2 tablespoons butter
3 cups freshly scraped white corn kernels (preferably Silver Queen or King)
3 cups freshly shelled butter beans
3 cups sliced fresh okra (from small, tender pods)
1 bunch green onions, sliced
(use white and green)
freshly ground pepper
1. Combine olive oil and butter in a large, flat sauté pan over medium heat.
2. When hot, add corn. Cook 1 – 2 minutes, shaking pan and scraping bottom with a flat wooden utensil or spatula.
3. Add butter beans. Sprinkle sugar over all and cook for another couple of minutes.
4. Add okra and green onions; cook for another minute or so. (Okra should still be crisp.)
5. Remove from heat, and add red pepper and parsley. Sprinkle with kosher salt and black pepper. Serve hot or at room temperature. Serves approximately 8 – 10.
Honey Pecan Fried Chicken
This is a tasty twist on a classic Southern dish. For a sizable crowd or if you are simply in a pinch, serve the sauce over your favorite store-bought chicken tenders. Debra likes Best of the Bay winner Danny’s Fried Chicken, in Fairhope.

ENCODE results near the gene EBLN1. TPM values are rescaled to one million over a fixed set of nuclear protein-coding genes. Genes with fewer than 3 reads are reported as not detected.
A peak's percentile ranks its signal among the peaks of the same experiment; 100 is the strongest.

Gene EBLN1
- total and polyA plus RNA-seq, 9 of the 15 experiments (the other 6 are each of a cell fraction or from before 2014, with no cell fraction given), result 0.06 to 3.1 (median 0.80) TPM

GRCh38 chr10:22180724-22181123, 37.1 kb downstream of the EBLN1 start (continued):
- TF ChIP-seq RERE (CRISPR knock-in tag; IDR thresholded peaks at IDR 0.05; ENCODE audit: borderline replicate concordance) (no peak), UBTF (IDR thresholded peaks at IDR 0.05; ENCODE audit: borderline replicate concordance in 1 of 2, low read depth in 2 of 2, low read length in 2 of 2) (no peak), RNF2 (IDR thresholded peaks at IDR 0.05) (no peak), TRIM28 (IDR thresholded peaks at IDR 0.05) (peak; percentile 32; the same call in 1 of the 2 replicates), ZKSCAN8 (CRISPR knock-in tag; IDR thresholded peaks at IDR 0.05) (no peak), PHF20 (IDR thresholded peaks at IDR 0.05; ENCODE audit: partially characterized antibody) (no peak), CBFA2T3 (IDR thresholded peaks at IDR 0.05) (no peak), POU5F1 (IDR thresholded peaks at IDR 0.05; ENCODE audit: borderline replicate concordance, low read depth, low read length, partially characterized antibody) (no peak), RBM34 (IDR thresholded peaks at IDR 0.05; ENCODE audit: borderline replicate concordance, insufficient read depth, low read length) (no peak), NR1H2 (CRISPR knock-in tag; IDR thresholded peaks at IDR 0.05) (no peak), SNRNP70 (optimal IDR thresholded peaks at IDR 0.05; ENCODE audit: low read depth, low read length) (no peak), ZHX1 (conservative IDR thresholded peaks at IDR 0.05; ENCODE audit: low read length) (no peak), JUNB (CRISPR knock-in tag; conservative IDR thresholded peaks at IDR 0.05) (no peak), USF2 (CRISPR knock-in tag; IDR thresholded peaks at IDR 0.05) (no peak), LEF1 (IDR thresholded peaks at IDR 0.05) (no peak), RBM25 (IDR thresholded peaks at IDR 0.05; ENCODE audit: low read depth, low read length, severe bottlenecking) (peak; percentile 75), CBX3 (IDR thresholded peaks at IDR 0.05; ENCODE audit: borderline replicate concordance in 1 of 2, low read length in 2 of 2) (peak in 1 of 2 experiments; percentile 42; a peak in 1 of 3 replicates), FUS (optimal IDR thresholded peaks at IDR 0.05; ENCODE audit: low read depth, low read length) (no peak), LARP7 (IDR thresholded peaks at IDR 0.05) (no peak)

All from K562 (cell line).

4 cups buttermilk
10 boneless, skinless chicken breasts, pounded thin (about 1/2-inch thick)
2 1/2 cups flour with 2 tablespoons
baking powder mixed in (or use self-rising flour)
2 teaspoons sea or kosher salt
1/2 teaspoon cayenne pepper
1 teaspoon paprika
1/2 teaspoon garlic powder
a couple of grinds of fresh black pepper
2 teaspoons fresh or dried thyme
Honey Pecan Sauce, recipe below
vegetable or peanut oil
fresh thyme, to garnish
1. Pour buttermilk over chicken and refrigerate for an hour.
2. Mix flour with seasonings in a flat container or on waxed paper.
3. Lift chicken pieces out of buttermilk and dredge in flour mixture. Set aside at room temperature for 20 minutes.
4. Prepare Honey Pecan Sauce.
5. Meanwhile, pour oil into a black iron skillet, 1/2 to 1 inch deep. Heat oil to 375 degrees.
6. Add chicken in batches and fry until golden — about 5 – 7 minutes per side. Drain on a wire rack and move to platter or plates.
7. Ladle the Honey Pecan Sauce over the chicken.
8. Liberally sprinkle fresh thyme leaves over chicken and garnish with stems of fresh thyme. Serves 8 – 10.
Honey Pecan Sauce
2 cups butter (not margarine)
1 cup honey (use local honey, if possible)
1 cup chopped toasted pecans
1. Melt butter in a small, heavy saucepan over low heat. Stir in honey and bring to a boil.
2. Lower heat and simmer for 15 minutes, adding pecans near the end of that time.